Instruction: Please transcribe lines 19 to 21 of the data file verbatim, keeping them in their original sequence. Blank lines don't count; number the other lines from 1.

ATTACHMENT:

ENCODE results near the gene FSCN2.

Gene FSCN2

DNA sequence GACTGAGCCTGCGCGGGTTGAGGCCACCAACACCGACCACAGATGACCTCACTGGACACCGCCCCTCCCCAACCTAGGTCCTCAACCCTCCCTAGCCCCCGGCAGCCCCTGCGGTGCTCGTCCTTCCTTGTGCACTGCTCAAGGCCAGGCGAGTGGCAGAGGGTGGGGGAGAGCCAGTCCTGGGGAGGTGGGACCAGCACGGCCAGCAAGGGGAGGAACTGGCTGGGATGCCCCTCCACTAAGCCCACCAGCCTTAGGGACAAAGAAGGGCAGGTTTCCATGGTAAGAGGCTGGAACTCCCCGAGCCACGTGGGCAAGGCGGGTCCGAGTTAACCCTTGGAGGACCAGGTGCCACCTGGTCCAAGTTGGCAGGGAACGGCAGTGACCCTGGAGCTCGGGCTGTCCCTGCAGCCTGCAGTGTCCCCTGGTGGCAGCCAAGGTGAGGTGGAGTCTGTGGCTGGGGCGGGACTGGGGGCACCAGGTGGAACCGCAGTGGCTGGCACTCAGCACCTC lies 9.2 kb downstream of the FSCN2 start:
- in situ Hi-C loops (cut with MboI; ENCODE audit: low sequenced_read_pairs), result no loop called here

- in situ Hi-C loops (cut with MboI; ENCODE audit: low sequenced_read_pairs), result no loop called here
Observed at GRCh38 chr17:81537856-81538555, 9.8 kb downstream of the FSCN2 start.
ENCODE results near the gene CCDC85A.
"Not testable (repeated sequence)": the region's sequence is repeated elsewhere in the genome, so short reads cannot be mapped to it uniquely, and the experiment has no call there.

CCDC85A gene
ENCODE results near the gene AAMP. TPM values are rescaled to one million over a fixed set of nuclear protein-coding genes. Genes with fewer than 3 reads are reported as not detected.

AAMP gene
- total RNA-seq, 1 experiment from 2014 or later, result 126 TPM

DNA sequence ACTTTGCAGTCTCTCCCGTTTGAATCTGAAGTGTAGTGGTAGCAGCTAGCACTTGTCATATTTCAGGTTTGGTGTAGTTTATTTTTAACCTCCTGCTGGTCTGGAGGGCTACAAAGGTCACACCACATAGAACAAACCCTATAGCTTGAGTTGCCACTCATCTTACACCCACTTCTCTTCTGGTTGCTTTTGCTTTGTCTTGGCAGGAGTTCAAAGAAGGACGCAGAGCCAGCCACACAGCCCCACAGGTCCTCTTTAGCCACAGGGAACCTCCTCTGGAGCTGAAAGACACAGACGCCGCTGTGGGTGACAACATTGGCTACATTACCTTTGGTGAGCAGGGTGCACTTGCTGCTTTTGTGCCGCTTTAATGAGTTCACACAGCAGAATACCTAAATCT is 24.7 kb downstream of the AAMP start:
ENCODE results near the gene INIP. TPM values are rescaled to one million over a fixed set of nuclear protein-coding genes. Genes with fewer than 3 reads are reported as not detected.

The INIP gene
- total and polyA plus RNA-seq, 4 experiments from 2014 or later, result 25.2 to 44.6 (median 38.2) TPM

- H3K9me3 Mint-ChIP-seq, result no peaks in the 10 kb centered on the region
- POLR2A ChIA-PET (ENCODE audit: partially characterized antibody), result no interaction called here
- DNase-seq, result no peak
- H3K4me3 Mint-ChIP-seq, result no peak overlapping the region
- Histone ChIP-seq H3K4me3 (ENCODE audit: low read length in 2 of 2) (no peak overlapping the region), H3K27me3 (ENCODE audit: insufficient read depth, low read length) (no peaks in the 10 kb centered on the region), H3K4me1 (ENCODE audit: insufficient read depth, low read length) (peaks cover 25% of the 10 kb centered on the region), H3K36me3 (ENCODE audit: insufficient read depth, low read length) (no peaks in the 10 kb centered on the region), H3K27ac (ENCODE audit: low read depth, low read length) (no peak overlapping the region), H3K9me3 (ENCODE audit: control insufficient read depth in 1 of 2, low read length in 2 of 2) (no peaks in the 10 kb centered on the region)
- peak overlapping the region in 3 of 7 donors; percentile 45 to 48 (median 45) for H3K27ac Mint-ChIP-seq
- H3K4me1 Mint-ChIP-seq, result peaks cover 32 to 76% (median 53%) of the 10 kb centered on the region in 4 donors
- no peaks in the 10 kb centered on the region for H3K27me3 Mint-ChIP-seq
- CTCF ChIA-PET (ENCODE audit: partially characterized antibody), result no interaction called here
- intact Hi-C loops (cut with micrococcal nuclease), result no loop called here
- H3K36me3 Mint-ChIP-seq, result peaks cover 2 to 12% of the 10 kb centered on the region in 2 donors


- DNase-seq, result no peak
- H3K4me3 Mint-ChIP-seq, result no peak overlapping the region
- Histone ChIP-seq H3K4me3 (ENCODE audit: low read length in 2 of 2) (no peak overlapping the region), H3K27me3 (ENCODE audit: insufficient read depth, low read length) (no peaks in the 10 kb centered on the region), H3K4me1 (ENCODE audit: insufficient read depth, low read length) (peaks cover 25% of the 10 kb centered on the region), H3K36me3 (ENCODE audit: insufficient read depth, low read length) (no peaks in the 10 kb centered on the region), H3K27ac (ENCODE audit: low read depth, low read length) (no peak overlapping the region), H3K9me3 (ENCODE audit: control insufficient read depth in 1 of 2, low read length in 2 of 2) (no peaks in the 10 kb centered on the region)